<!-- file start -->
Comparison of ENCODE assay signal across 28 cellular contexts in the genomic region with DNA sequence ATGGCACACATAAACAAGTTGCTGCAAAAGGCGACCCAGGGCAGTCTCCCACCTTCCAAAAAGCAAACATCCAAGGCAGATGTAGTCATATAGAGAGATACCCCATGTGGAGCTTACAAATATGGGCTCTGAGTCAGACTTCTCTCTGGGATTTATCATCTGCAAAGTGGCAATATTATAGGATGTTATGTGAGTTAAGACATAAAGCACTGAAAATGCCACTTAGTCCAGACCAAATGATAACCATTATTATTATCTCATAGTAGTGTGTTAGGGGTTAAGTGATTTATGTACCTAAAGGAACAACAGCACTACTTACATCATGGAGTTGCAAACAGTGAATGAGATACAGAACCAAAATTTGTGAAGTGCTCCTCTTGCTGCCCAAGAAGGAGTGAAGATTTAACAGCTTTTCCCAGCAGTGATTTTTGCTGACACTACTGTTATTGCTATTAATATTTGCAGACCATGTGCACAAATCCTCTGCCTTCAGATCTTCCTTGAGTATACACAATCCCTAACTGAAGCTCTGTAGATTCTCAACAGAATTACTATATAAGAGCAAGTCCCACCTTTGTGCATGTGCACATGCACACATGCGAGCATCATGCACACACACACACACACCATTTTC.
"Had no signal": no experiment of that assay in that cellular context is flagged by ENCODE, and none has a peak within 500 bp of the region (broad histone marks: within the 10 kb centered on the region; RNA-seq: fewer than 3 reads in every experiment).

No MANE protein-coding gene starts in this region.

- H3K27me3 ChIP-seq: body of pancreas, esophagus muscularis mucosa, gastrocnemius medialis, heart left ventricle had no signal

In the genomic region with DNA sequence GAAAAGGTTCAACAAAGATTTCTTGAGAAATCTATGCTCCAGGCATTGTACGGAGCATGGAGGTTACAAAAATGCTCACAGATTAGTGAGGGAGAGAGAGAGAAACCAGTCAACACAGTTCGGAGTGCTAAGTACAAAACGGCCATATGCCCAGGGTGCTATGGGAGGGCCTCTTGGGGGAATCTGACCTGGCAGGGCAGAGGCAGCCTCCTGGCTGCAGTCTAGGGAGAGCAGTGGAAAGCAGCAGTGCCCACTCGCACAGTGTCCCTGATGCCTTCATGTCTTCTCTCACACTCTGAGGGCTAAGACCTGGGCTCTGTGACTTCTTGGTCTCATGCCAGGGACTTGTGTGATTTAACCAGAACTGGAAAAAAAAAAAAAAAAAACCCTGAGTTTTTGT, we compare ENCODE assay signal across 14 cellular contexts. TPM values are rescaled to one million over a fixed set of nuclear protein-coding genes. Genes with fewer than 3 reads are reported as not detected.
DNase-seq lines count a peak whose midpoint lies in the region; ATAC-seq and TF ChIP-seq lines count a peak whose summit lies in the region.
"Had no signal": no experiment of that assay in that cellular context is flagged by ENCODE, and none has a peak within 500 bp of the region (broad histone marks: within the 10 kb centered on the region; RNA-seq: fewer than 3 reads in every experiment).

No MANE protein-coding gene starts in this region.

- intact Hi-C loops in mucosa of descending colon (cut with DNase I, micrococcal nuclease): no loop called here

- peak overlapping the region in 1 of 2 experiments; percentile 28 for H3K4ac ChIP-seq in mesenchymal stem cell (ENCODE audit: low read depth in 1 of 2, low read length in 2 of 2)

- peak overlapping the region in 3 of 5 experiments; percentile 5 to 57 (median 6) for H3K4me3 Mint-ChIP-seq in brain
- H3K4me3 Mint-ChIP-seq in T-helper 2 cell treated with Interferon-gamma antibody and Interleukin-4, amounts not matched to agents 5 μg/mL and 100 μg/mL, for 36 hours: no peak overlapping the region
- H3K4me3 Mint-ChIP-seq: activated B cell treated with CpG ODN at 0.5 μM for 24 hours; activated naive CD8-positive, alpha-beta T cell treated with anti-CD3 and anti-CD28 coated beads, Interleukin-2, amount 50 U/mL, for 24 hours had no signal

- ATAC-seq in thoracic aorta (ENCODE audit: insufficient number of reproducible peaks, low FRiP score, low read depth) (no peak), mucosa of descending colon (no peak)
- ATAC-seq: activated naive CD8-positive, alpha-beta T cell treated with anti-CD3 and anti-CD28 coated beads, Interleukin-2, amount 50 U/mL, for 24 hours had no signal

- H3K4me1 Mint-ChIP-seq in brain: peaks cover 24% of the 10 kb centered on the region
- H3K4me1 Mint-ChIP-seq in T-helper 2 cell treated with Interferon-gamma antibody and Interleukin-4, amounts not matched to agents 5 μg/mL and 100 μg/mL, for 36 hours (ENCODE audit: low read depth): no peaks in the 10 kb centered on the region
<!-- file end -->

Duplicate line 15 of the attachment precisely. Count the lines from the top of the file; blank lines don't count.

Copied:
- ATAC-seq: activated naive CD8-positive, alpha-beta T cell treated with anti-CD3 and anti-CD28 coated beads, Interleukin-2, amount 50 U/mL, for 24 hours had no signal